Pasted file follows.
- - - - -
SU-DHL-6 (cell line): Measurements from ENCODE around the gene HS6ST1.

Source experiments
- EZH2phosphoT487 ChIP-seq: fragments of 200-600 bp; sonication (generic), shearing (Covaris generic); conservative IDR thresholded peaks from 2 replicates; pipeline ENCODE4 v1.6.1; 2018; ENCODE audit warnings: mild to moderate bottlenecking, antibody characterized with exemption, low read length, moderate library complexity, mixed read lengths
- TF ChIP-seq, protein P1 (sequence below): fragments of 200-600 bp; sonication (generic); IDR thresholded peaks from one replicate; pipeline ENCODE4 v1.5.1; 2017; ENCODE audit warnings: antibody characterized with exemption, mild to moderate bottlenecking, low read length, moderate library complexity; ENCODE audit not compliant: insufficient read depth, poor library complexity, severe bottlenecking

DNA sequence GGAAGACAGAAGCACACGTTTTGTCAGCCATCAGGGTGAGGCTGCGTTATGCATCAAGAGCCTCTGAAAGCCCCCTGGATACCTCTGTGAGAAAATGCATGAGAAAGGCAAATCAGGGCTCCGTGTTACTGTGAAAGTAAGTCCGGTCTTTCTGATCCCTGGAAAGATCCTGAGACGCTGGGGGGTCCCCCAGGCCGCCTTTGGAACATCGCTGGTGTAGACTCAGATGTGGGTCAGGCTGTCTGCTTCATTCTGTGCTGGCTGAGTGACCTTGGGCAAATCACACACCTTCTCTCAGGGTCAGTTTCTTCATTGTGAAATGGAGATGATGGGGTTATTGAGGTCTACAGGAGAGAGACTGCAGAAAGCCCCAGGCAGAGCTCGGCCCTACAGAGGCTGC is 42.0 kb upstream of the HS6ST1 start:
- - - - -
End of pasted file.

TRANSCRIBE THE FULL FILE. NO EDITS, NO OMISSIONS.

SU-DHL-6 (cell line): Measurements from ENCODE around the gene HS6ST1.

Source experiments
- EZH2phosphoT487 ChIP-seq: fragments of 200-600 bp; sonication (generic), shearing (Covaris generic); conservative IDR thresholded peaks from 2 replicates; pipeline ENCODE4 v1.6.1; 2018; ENCODE audit warnings: mild to moderate bottlenecking, antibody characterized with exemption, low read length, moderate library complexity, mixed read lengths
- TF ChIP-seq, protein P1 (sequence below): fragments of 200-600 bp; sonication (generic); IDR thresholded peaks from one replicate; pipeline ENCODE4 v1.5.1; 2017; ENCODE audit warnings: antibody characterized with exemption, mild to moderate bottlenecking, low read length, moderate library complexity; ENCODE audit not compliant: insufficient read depth, poor library complexity, severe bottlenecking

DNA sequence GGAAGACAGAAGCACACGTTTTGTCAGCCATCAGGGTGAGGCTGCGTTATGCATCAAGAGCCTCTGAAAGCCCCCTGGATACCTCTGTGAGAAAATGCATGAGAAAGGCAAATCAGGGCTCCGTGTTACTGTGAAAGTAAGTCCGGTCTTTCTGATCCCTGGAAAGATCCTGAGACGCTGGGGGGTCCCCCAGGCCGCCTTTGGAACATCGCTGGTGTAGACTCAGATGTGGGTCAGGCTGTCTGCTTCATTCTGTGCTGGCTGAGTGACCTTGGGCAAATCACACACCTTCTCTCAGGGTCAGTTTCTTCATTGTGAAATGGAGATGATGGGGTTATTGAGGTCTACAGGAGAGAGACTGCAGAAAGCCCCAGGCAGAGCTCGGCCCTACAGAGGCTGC is 42.0 kb upstream of the HS6ST1 start: